Where have all the pollsters gone?

• Recent form suggests Roy Morgan has moved from weekly to fortnightly, and it seems the West Australian either didn’t conduct or didn’t publish its normal monthly Westpoll survey of state voting intention.

George Megalogenis of The Australian wrote yesterday of “special analysis” of Newspoll showing that since the May budget the Prime Minister has suffered “double-digit falls in his popularity among higher-income earners, full-time workers and people aged 35-49”. We are also told the PM “didn’t do as badly among households with children – they trimmed his rating by 7.7 percentage points to 60.9 per cent, while those without children cut it by 10.7 points to 56.8 per cent”; and also that his approval rating among Coalition voters dropped from 40.9 per cent to 28.5 per cent.

• A survey conducted last month by Essential Research shows “93 per cent had either not heard of the emissions trading scheme, had heard about it but didn’t know what it was or knew just a little about it”. However, Chris Johnson of The West Australian reports that “once the concept was explained, respondents overwhelmingly thought it was a good idea. Seventy-two per cent strongly supported the introduction of an ETS and 78 per cent thought transport and petrol should be included.” I see the principals behind Essential Media (the company behind Essential Research) include Ben Oquist, former adviser to Bob Brown and one-time Greens Senate candidate.

• Labor continues to dither over whether to contest the Mayo by-election. No doubt their decision will be soundly based on research, but if I were them I’d go for it: the electorate that almost put John Schumann in parliament seems an unlikely candidate for an emissions trading scheme backlash, and a relatively good result would help shake the Gippsland monkey off the government’s back.

• In the absence of Westpoll we will have to make do with more “unpublished Newspoll figures” provided by Joe Spagnolo of the Sunday Times, showing “41.9 per cent of 418 Liberals polled preferred Mr Carpenter as Premier, instead of their own man (33.5 per cent)”.

• Tasmanian Greens leader Peg Putt will resign from parliament and has handed the leadership baton to Franklin MP Nick McKim. A recount for Putt’s Denison seat will almost certainly deliver it to Cassy O’Connor, who once worked as an adviser to local federal Labor MP Duncan Kerr. This outcome was anticipated at the time of the March 2006 state election by Greg Barns.

Antony Green and Possum Comitatus have been blogging prolifically of late. Do go and look.

• In the interests of promoting Aussie talent, the Poll Bludger presents a 1993 Rock Classic from the Cruel Sea.

Author: William Bowe

William Bowe is a Perth-based election analyst and occasional teacher of political science. His blog, The Poll Bludger, has existed in one form or another since 2004, and is one of the most heavily trafficked websites on Australian politics.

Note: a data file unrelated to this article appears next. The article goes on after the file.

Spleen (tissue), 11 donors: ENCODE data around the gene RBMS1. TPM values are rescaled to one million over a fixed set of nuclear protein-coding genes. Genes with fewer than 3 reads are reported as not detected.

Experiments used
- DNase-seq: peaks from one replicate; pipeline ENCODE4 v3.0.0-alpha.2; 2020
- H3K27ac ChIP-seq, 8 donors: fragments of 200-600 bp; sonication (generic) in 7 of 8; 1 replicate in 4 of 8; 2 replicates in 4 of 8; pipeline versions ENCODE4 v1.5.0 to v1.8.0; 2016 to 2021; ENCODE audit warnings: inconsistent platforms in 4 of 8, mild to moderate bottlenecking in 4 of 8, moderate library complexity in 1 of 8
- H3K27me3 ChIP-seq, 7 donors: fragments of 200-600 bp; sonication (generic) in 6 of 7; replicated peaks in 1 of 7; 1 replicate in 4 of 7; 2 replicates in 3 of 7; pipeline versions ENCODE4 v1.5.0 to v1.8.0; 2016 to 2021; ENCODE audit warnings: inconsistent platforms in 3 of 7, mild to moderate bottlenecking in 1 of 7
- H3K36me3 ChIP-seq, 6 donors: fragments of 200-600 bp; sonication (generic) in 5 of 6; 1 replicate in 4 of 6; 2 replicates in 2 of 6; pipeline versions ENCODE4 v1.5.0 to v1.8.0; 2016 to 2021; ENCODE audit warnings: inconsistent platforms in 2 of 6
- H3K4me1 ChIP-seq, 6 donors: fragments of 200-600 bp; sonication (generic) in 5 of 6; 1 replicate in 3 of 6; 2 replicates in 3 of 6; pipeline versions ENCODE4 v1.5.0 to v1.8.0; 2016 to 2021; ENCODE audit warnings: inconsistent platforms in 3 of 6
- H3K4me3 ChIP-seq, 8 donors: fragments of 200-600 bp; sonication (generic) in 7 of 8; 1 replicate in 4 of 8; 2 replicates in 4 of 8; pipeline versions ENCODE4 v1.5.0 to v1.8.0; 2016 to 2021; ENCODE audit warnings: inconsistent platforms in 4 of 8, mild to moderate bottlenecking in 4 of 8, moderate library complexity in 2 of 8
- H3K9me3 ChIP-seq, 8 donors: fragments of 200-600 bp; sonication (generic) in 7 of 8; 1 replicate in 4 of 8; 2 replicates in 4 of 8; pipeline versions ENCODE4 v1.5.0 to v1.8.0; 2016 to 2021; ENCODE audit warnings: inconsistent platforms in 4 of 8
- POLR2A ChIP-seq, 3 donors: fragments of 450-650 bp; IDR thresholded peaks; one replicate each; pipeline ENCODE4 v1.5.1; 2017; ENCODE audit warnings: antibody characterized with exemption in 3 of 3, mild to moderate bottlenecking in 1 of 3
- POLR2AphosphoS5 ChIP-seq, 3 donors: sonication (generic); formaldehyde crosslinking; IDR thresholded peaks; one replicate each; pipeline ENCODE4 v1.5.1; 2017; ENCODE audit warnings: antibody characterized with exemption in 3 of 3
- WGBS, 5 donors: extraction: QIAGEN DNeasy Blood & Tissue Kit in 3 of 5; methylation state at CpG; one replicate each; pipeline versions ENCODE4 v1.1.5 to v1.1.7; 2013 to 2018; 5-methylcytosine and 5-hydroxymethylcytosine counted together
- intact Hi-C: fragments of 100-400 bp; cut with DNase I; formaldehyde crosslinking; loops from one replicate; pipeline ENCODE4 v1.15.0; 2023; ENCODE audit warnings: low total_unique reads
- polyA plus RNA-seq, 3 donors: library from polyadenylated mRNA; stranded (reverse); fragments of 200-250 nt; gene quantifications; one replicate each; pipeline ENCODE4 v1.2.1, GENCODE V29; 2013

344 comments on “Where have all the pollsters gone?”

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  1. #225: It’s a pity Mia Handshin wasn’t the candidate for Boothby on November 24, I dare say she would have performed better than Nicole Cornes.
    The Fairfax papers in Sydney are more concerned with bashing the Iemma Goverment currently, Rudd/Nelson aren’t really on the radar this week for them.

  2. Now why would “people skills” say on the record that there is a “split” over the ETS in the Fibs?

    What does he gain from doing it? Is he trying to put Nelson back in his box or is he about to mount a Conservative coup.

    Interesting times, if Abbott and probably Nick Minchin suceed, they will move the party to the level of a Bolta blog.

    If Turnbull prevails they will snipe at him from the sidelines.

    What fun – it is just too delicious for words. 😛

  3. The the hand up the backside of the glove puppet we know as “people skills” has done it again – he’s backing Cardinal Pell for all it’s worth:

    “Mr Abbott, one of Australia’s most prominant Catholics and a friend of the Cardinal, said his mate acted “honourably” amid claims that he misled victims of abuse at the hands of former priest Father Terrence Goodall. ”

    I guess it depends on what you understand by the word ‘honour’ eh?
    Being a conservative isn’t as easy as it used to be…
    Even the news.com.au readers are getting stuck in to him over this one.
    (by the way – the spelling mistake is theirs and not mine for once).

  4. Todays unemployment figures revised the number for Feb. to 3.9% so a Labor Govt. has delivered the lowest unemployment rate since 1974. 🙂

  5. Ruawake – I never thought the Libs were the primary cause of our good fortune and I don’t give credit to Labor either. I would like to say congrats to Glen Stevens and the RBA for striking the right balance with monetary policy.